This book opened my eyes to the Coca Cola company. I like drinking soda, but I didn't know the great lengths that the company went to get make money, whether it was in the United States or in other countries. It also seems that they would rather make money than to make sure that the community surrounding the Coke plant is safe and healthy.

I am actually appalled at how Coke targeted children, school, colleges and other companies in order to make money. Many times schools, colleges, sports stadiu
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Mjhancock
Aug 14, 2015 Mjhancock rated it really liked it
It's really more of a 3.5, but I'll bump it to four to counter some of the negative reviews. Blanding outlines all the faults of Coca-Cola as a multinational corporation, and there's quite a bit to outline. The first half of the book focuses on Coca-Cola in America: the founding of Coca-Cola and its extreme investment in advertisement that links it to the American identity; its connection to health problems in the face of its attempts to be sold in schools to kids; and the outright (or close to ...more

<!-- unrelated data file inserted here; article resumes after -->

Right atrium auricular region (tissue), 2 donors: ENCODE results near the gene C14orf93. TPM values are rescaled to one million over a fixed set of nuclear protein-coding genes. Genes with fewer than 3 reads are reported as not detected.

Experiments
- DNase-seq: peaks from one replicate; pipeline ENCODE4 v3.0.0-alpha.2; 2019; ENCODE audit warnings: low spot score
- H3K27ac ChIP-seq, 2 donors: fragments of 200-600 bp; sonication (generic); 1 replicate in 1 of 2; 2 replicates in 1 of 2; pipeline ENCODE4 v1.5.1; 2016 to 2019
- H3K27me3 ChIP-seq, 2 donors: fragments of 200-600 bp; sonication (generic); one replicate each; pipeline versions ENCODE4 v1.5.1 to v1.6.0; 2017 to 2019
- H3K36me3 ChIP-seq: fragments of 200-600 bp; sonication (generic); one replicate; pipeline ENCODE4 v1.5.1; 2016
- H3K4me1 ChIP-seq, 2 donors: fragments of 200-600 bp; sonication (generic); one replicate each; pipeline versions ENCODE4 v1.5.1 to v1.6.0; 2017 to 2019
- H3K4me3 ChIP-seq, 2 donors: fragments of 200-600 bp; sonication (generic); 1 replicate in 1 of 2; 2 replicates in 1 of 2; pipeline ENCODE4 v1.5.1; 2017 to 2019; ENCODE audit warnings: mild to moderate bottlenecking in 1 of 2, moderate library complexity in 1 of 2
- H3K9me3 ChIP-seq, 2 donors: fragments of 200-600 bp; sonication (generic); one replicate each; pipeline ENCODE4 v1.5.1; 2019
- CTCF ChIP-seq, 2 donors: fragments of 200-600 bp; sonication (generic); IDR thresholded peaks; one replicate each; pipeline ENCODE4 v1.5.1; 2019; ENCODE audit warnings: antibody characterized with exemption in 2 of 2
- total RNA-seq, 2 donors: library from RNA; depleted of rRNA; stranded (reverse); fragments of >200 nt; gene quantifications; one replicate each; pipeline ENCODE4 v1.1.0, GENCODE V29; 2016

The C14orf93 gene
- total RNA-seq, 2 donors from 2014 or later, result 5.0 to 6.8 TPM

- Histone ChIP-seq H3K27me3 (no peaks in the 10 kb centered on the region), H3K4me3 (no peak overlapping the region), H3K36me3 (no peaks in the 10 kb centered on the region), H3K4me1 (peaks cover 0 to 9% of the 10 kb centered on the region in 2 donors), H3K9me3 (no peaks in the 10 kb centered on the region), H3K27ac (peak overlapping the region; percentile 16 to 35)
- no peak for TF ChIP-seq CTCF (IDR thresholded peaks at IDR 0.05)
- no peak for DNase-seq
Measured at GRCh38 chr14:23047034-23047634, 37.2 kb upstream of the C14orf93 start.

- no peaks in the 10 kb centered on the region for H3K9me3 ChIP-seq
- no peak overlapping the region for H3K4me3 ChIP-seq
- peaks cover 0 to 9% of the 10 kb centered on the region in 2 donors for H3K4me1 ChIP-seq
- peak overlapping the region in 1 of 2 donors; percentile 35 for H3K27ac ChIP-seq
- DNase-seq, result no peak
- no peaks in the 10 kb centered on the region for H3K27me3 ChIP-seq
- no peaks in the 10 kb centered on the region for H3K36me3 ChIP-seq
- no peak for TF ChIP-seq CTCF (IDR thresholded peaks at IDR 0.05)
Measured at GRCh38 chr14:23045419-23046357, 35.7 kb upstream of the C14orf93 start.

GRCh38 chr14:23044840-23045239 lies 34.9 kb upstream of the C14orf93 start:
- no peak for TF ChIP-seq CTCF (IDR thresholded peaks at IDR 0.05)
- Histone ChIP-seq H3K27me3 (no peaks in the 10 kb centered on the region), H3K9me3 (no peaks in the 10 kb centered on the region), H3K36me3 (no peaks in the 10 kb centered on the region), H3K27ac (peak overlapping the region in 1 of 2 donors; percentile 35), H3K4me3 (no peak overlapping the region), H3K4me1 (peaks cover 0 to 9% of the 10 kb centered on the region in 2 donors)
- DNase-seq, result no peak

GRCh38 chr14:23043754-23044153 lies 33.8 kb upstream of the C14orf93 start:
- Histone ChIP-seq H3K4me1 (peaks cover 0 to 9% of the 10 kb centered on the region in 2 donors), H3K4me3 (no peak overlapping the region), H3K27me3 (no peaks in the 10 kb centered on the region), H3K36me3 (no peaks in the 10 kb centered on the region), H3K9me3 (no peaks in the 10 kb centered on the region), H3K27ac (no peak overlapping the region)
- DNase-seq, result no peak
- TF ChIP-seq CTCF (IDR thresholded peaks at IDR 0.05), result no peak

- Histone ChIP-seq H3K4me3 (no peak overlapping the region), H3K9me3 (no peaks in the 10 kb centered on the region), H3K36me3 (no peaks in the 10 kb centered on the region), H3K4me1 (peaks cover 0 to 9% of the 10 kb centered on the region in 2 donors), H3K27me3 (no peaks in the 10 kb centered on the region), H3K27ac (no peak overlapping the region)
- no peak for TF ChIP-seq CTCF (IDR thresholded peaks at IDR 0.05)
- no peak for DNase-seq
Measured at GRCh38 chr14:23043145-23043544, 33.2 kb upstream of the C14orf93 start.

Andrea
May 20, 2013 Andrea rated it really liked it
Many people have criticized this book for stating the obvious, that big corporations are all about profit and "of course" they will do anything they can to maximize returns. While I don't entirely disagree with this, I do think Coke's actions esp. in the third world, are worth reading about. I grew up in a town with a pretty unsavory (pun) factory, Iowa Beef Packers, but murder of labor activists was a bit beyond the pale, even for them. This book details how Coke uses legal instruments, such as ...more